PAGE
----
Simi Church United by Diversity


The choir director of Simi Valley's United Church of Christ, an accomplished pianist with a lilting voice, said the only time she feels wholly comfortable is when she is at church.

And while to some that may seem curious, she said her place of worship has given her the courage to show what she has tried so hard to hide--the fact that she is lesbian.

"Before I came here I didn't want anyone to know me," she said. "But here it's OK to be who I am and it's given me a chance to, for once, feel completely normal."

The woman, who asked that her real name not be used because the world outside the church is often not as understanding or tolerant as the one inside, is one of several gay and lesbian members of the United Church of Christ's 90-plus congregation.

However, members stress that the church is not a gay place of worship, but rather one that has openly affirmed everyone's right to belong, regardless of race, age, ability, sexual preference or doctrinal belief.

But that isn't the only thing that sets the church apart, members say.

The church has become a popular choice for those with alternative lifestyles and beliefs because of its use of the Bible as a continually evolving guide for spiritual development and because church elders encourage members to challenge doctrine in order to make their faith stronger.

"We say we are a non-creedal church, which means that we have no particular creed that everyone must follow to be a member," said the Rev. Bill Greene. "We respect individual choices and the fact that people can make decisions for themselves."

Then again, the United Church of Christ has a history of taking up unpopular causes.

In the early 19th century, the church was the first to ordain a woman as a priest.

In the 1960s, the church took an active role in the civil rights movement, affirming the teachings of Martin Luther King Jr., and in the process, making it a target of hatred for those who would kill to keep the country segregated.

Later it embraced the peace movement, fueled by a nationwide furor over the Vietnam War.

In the 1970s, the church worked to carve out a larger niche for women in male-dominated America, and today, it strives to champion the rights of homosexuals.

"Traditionally, we've kind of found ourselves on the edge of things," said Jim Dekker, a longtime member of the church. "But we've always looked at it as being on a journey together, and that, I think, is what gives this church its strength."

Located in a converted house tucked behind a wide lawn on Royal Avenue, the Simi Valley United Church of Christ was officially founded in 1995 after the Church of the Oaks in Thousand Oaks and Simi Valley's Shepherd of the Valley Church merged.

Motivated by a declining number of congregants and financial problems, the churches first proposed the merger several years ago as a way to solve those issues. But as talks proceeded, more complex problems emerged that rocked both congregations to the core.

It was during this time that Greene, pastor of Shepherd of the Valley, made it known that he was gay. It was a revelation that, despite his revered status within his church, caused some to leave.

"There were some people that just couldn't handle that," Dekker said. "But it was an issue of justice that, looking back on it now, has made our church stronger. . . . It was our defining moment."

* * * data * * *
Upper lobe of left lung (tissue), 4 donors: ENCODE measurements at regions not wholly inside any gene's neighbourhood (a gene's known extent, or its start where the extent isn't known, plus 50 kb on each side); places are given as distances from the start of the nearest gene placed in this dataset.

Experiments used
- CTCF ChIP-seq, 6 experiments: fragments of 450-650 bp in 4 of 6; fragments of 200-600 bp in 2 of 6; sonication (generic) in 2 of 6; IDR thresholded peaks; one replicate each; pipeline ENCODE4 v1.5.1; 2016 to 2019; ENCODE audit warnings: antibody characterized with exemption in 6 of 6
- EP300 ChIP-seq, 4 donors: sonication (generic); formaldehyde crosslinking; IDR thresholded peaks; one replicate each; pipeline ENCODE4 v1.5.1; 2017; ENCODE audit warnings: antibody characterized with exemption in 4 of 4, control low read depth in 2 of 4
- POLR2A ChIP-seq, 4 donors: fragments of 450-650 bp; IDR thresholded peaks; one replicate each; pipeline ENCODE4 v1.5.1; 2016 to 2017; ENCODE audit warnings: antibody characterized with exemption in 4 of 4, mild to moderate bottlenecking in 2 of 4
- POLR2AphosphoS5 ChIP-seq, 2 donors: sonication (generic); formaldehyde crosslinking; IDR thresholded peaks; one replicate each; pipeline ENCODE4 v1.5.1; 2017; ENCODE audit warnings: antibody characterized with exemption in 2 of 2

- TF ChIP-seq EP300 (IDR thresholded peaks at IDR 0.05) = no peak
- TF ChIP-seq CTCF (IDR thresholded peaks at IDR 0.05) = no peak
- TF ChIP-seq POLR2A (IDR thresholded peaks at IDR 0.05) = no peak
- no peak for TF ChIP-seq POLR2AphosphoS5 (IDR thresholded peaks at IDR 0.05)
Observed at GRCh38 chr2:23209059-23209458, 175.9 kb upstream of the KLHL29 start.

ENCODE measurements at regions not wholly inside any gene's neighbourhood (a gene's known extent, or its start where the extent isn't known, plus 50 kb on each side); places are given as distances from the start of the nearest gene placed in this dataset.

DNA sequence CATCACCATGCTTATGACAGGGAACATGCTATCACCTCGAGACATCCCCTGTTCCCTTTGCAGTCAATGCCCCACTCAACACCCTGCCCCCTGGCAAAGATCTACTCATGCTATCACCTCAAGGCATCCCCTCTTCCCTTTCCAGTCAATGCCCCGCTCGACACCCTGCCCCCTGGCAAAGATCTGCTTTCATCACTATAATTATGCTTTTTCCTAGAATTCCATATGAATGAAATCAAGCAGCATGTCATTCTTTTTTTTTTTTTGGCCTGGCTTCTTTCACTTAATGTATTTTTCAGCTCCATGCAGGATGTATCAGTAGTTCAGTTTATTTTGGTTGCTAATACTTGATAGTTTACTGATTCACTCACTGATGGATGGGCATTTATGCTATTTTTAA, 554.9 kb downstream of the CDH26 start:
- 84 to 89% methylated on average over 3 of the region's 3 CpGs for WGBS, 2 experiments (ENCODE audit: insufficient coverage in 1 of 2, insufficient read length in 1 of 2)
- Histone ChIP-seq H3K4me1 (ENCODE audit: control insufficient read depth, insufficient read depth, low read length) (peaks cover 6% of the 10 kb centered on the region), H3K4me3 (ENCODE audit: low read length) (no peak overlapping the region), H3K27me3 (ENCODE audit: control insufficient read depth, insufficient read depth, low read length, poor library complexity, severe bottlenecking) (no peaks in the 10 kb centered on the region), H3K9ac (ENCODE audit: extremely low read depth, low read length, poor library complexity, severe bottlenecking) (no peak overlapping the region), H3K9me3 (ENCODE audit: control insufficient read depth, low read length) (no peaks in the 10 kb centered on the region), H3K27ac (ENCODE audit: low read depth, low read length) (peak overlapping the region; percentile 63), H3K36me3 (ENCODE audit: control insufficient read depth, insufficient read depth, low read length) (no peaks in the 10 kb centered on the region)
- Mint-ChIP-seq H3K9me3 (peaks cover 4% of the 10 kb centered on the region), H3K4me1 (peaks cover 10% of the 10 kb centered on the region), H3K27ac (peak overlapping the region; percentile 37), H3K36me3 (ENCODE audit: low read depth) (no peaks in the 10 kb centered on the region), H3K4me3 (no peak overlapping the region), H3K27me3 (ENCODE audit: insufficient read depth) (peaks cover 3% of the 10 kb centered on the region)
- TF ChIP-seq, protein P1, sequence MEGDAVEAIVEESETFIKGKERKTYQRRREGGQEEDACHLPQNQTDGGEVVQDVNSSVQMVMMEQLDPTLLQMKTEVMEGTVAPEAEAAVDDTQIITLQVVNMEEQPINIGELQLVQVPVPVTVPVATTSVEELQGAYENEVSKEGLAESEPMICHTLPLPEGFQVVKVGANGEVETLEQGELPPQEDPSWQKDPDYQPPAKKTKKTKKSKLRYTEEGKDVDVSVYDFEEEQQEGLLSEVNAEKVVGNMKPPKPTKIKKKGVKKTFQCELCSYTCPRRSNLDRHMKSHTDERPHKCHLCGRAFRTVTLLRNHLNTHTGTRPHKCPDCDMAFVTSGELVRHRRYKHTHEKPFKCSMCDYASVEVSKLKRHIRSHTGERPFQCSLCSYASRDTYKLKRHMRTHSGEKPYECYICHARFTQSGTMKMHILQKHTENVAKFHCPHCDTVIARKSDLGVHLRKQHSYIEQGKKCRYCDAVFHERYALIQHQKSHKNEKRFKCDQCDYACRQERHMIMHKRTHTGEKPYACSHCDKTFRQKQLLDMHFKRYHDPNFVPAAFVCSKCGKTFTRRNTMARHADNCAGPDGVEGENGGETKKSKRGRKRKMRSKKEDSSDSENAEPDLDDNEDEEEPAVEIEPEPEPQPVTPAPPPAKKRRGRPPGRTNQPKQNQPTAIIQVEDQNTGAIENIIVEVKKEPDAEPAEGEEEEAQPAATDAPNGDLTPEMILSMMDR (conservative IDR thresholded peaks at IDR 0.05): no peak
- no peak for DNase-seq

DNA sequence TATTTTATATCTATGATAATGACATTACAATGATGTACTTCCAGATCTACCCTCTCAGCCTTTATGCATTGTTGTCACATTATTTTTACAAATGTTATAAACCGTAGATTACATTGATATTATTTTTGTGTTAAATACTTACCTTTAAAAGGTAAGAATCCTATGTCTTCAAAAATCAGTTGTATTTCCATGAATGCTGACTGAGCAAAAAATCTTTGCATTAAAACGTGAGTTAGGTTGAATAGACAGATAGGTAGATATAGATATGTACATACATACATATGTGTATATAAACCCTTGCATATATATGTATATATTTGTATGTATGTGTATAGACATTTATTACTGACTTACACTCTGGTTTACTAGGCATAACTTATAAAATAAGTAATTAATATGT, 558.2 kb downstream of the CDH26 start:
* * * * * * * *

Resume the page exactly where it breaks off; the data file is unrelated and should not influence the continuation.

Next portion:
The merger also raised questions about the church's relationship to the community and the role that it would play in members' lives.

Members say the church has become a magnet for those who haven't been able to fully integrate with other, more doctrinally rigorous denominations.

Earlier this year, the church made it official, declaring itself an open and affirming congregation, welcoming gay, lesbian and bisexual members.

"This declaration is a natural step in our evolution as a congregation," said the Rev. Frank Johnson, the church's co-pastor. "The significance in making the declaration lies in the fact that, for centuries, the church as a whole has participated in the oppression of gay and lesbian people and unless we tell them it is not true for us, most gay people will assume they are not welcome."

In its declaration, the church has come to officially regard sexuality as a gift from God and a "mystery that we do not fully understand" that enriches and gives texture to everyone's life and the life of the congregation.

For several years, the church has also been running a number of relief programs within the community, including a program for the homeless and counseling seminars for those living with HIV and AIDS.

The counseling program, which has had dozens of people pass through, has been labeled a success by members and is regarded as one of their most important missions.

"Often we get people who've just been diagnosed," Dekker said. "They're scared, they feel it's a death sentence and that they are completely alone. But in reality, that's far from the case. . . . We show them the preconceptions aren't true and that they can always fall back on us."

In the next few years, United Church of Christ members hope to build a new church on their expansive property and move out of the converted house they have been using.

But until then, church members said they will continue down their path, striving to make the lives of members more complete.

"For me, the church is almost more realistic," said a 62-year-old health professional and lesbian who asked that her name not be revealed. "In my mind, I don't believe God is so concerned with doctrine. . . . It's your faith that matters."

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